Four Loves That Build A Marriage

January 28, 2020

Struggling to get motivated for another Valentine’s Day?

Day-to-day realities of married life can test even the best of intentions to keep up the emotional excitement of romance. But genuine marital love is a multi-dimensional marvel — and romance is just one type of love that sustains a lifelong marriage. 

So let yourself breathe. Take a step back from the false pressure of manufactured affection, and focus on the many loves that are part of a well-rounded marriage.

Four loves that build a marriage

Think of marriage as a house, with four kinds of love that represent the basic building blocks. If anyone of the components is missing, the house is incomplete.

  • Unconditional love. This is the foundation. When a realtor writes a house listing, he rarely comments on the foundation. But that’s the first place the inspector looks to determine the home’s longevity. In a similar way, unconditional love provides stability for a lasting marriage covenant. It gives without expecting anything in return. It’s agape love, the self-sacrificial love that Christ demonstrated on the cross.
  • Companionship love. This is the frame of the house. Strong communication, shared activities, laughter, and tears provide a safe structure where a couple’s love can grow. In fact, most happily married couples describe themselves as best friends. As the passionate bride in Song of Solomon says of her husband, “This is my beloved and this is my friend” (Song of Solomon 5:16, ESV).
  • Romantic love. Think of this as the roof. It’s supported by unconditional love and companionship love; romantic love can’t stand without them. Romantic love is a direct response to and celebration of the qualities of the loved one: beauty, charm, strength, tenderness. It’s characterized by emotional excitement and intimacy.
  • Sexual love. This can be symbolized by the furnishings of the house — what makes a home luxurious. It’s the physical union between husband and wife. Sexual love is praised and exalted in Scripture where the writer urges a young man to “rejoice in the wife of your youth, a lovely deer, a graceful doe. Let her breasts fill you at all times with delight; be intoxicated always in her love” (Proverbs 5:19, ESV).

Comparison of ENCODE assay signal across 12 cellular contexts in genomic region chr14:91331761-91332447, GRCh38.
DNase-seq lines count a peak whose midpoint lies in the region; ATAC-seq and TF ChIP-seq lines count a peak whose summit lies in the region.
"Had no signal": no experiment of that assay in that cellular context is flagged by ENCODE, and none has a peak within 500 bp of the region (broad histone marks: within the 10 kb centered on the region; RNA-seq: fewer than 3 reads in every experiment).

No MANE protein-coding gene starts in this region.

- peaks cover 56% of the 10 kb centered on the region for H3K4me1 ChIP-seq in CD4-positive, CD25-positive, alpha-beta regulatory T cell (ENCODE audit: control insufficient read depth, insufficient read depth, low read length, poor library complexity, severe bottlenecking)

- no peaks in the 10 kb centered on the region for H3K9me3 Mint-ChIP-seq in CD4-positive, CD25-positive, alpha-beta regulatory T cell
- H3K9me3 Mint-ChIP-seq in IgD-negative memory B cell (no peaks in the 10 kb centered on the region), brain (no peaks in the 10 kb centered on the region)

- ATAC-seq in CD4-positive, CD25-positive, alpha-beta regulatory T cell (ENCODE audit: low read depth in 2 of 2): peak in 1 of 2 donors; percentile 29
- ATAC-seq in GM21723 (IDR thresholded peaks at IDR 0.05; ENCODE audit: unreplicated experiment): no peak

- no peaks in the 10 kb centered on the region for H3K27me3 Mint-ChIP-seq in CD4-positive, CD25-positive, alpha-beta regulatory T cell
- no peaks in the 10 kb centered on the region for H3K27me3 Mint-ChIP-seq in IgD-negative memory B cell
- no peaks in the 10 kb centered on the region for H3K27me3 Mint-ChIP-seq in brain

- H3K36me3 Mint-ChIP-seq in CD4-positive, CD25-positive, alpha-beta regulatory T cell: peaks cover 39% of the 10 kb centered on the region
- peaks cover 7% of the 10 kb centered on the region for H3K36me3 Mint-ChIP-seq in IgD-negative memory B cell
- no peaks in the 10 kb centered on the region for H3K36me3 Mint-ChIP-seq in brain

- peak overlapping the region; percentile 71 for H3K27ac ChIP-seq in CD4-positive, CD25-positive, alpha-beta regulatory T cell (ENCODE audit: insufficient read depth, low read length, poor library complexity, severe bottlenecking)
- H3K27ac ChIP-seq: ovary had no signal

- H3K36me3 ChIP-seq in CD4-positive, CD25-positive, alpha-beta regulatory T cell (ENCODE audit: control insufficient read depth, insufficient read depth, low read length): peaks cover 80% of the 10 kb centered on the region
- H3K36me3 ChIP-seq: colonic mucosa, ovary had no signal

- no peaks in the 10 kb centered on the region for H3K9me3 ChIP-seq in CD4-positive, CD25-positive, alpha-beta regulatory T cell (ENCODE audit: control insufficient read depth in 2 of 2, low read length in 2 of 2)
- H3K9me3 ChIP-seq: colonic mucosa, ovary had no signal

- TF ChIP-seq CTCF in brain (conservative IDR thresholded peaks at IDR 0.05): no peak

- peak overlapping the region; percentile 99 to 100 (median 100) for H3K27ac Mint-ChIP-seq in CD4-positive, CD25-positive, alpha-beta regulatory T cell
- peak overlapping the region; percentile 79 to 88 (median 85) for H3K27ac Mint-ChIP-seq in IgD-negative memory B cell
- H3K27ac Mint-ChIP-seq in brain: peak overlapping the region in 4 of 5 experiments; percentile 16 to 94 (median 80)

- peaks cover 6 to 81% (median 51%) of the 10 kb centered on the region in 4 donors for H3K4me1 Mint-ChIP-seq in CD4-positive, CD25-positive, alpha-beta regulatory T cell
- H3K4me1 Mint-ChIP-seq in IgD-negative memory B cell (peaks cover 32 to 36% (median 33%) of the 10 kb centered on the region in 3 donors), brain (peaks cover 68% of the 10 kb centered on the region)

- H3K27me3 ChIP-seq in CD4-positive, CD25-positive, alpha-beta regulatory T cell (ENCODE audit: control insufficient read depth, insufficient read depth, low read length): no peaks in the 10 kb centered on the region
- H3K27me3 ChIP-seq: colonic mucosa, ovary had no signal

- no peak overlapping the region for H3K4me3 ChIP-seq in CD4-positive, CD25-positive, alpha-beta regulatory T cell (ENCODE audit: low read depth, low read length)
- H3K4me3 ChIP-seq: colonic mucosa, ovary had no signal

When romance fades

If the roof leaks, you don’t abandon a house; you make the necessary fixes. In the same way, if romance has faded in your marriage, put in the work to renew it:

But remember that God’s design for your marriage includes all four loves, each in its right place. Don’t damage your house by expecting the roof of romantic love to support more than it’s designed to bear.

Want to dig deeper? Read You and Me Forever and The Meaning of Marriage, and listen to Focus on the Family’s broadcast “Building Your Marriage to Last a Lifetime.

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Focus on the Family’s Counseling Staff is a group of highly experienced, state-licensed clinicians and pastoral counselors who specialize in addressing personal and family issues from a biblical perspective. Focus has enjoyed a long and valued referral relationship with Meier Clinics and other like-minded agencies who serve the cause of Christ in their clinical work. Focus on the Family offers free consultation through 1-855-771-HELP.

At Meier Clinics, all of our counseling staff are in agreement with our Christian statement of faith.   They are Christian and respect our clients’ beliefs, meeting our clients where they feel comfortable in their spiritual beliefs. Call us at 888-7CLINICS to get set up with one of our Christian counselors.


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